Life

8 Things Couples On The Verge Of Splitting Up Do Daily

If these signs sound familiar, you may want to re-evaluate your relationship.
03/22/2018 02:01pm ET
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The road to breaking up is paved with the silent treatment, eye rolls, and plans for the future that leave out the other person.

What else do couples on the verge of splitting up do regularly? Below, therapists share eight daily habits that suggest a couple is headed for heartbreak.

1. They ignore each other’s core needs.

“Oftentimes, when couples are close to splitting up, there are deep feelings of resentment. As a result, they tend to focus on their own needs and not the needs of their partners. You’ll hear them say things like, ‘I’m doing this for me’ or ‘This is in my best interest for once’ instead of ‘This is in the best interest of the relationship.’ This is problematic because it is an abandonment of the relationship and while it likely occurs because one person is already feeling alone, it definitely encourages being alone. When we feel like our partner doesn’t have our back, then we have more justification for leaving the relationship.” ― Anne Crowley, a psychologist in Austin, Texas

2. They roll their eyes and are extra sarcastic toward each other.

“According to research done by John Gottman, one of the most respected voices in couples therapy, contempt is a dangerous sign that your relationship is headed for a split. Contempt is a feeling of disgust and superiority over your partner. Signs that you are feeling (or receiving) contempt are eye rolls, smirking, sarcasm and laughing/snickering when you see your partner upset. Contempt is the belief that you are superior to your partner and showing it by dismissing, denigrating and making fun of them. The cure for contempt is empathy. You have to humanize your partner by seeing similarities within yourself.” ― Elizabeth Earnshaw, a therapist in Philadelphia, Pennsylvania

3. They don’t talk to each other like they used to.

“Often, couples experience a change in their communications. This can take many different forms, affecting both the frequency and the content of their conversations. Some couples find that they start avoiding deep or serious topics, whereas others find that they never joke around anymore and that every conversation becomes intense or heated. Often, they find their partner less available to talk and conversations feel like they are being cut short. Whatever the case, the change is felt.” ― Nancy Stechler, a psychologist in Sharon, Massachusetts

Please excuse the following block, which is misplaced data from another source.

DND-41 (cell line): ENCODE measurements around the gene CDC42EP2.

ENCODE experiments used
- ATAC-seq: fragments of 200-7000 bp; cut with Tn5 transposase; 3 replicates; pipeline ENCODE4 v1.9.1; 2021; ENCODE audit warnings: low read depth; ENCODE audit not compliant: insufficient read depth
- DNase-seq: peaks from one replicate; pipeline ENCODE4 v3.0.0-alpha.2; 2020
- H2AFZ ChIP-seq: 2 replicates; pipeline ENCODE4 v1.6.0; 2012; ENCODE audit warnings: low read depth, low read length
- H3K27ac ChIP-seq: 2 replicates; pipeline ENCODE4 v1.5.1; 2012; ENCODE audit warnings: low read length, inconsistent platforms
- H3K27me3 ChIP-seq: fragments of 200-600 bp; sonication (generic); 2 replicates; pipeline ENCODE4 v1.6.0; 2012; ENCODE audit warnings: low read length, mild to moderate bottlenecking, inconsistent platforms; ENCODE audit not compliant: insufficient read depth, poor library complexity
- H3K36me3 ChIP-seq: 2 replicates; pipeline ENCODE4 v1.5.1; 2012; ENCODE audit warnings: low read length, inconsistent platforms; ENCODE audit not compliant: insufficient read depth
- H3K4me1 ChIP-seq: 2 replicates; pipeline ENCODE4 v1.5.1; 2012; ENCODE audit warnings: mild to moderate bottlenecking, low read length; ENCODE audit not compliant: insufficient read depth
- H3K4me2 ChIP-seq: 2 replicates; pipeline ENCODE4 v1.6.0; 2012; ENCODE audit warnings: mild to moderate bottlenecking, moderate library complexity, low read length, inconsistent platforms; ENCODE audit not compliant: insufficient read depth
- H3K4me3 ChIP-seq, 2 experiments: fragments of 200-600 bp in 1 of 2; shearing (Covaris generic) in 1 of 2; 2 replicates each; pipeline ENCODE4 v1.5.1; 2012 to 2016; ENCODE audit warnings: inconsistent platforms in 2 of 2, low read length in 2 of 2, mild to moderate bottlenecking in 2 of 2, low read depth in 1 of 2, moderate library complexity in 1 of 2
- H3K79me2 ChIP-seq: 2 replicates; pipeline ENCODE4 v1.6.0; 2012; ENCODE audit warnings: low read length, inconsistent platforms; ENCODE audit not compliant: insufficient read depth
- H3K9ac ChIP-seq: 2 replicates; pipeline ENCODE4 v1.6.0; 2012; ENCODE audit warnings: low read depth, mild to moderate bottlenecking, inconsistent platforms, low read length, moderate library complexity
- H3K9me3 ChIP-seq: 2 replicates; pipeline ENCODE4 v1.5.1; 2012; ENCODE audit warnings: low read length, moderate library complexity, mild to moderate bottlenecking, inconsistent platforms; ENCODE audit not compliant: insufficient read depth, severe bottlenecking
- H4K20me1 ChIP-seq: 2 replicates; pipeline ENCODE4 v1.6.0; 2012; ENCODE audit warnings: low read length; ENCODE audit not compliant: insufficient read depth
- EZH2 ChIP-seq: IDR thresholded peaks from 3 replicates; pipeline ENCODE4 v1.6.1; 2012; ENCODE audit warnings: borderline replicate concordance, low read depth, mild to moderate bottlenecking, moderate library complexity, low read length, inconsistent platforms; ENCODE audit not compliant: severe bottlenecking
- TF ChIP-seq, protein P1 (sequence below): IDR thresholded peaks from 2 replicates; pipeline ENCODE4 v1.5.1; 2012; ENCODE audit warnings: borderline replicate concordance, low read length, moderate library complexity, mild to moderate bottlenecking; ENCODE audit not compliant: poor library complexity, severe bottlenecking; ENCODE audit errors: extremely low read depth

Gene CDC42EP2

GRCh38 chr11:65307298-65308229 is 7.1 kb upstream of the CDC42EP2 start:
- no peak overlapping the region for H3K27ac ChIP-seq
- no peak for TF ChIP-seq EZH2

4. They stop making plans for the future together.

“When a couple has stopped talking about long-term future plans, it’s a sign they’ve stopped seeing their relationship as long-term. It may be entirely unconscious, but they become focused on just surviving the short-term rather than thriving in the long-term. In the back of their mind, they may be making plans to be elsewhere or just can no longer picture the future they once did together. The excitement for doing things such as going on holiday, moving house or investing in opportunities together has been lost.” ― Isiah McKimmie, a couples therapist and sexologist in Melbourne, Australia

5. They try to win every argument.

“Split-bound couples tend to increase the competition amongst themselves. Each person is set on ‘winning.’ Every issue or perceived disagreement becomes a fight to the death. Realizing that a relationship is ending raises the anxiety and feelings of insecurity, causing people to fight for their integrity and self-worth. Winning an argument on whether the sky is blue, green or purple is not as important as telling your partner that you love them.” ― Douglas Brooks, a therapist in New York City

6. They don’t say “hello” or “goodbye” anymore.

“When couples are close to splitting up, not only do they stop doing the little things, like bringing flowers, saying ‘I love you,’ and other thoughtful and appreciative gestures, they also tend to stop saying ‘hello’ and ‘goodbye’ to one another. The couple oftentimes will avoid initiating or responding to a simple gesture for connection: a ‘good morning,’ ‘goodbye,’ or ‘hey, I’m so glad you’re home from work.’ It’s like the other person isn’t even there. They will ignore one another. This is very hurtful because it can be perceived as not only dismissive but also dehumanizing. It’s a painful lack of interaction. If someone is considering leaving a relationship, it tends to reinforce their decision.” ― Crowley

7. They make big life decisions without consulting each other first.

“Couples begin making unilateral decisions when they’re considering breaking up. They stop considering their partners thoughts and feelings and do not seek or accept their partner’s influence. In my office, I take note when partners use the word ‘I’ when discussing decisions rather than ‘we.’ While it’s OK to have a sense of self and independence, it’s a sign of disrespect to leave your partner out of decisions that concern him or her.” ― Earnshaw

8. They don’t have the energy to argue anymore.

“Some split-bound couples will see an increase in arguments, but others will see an end to arguing altogether. One or both partners will have already made the decision internally to end the relationship, so arguing or asking for what they want to be different doesn’t seem important anymore. Trying to change things seems futile, so couples experience a lull in tensions. Normal triggers for arguments or attempts to draw the other partner into a discussion simply get ignored.” ― McKimmie

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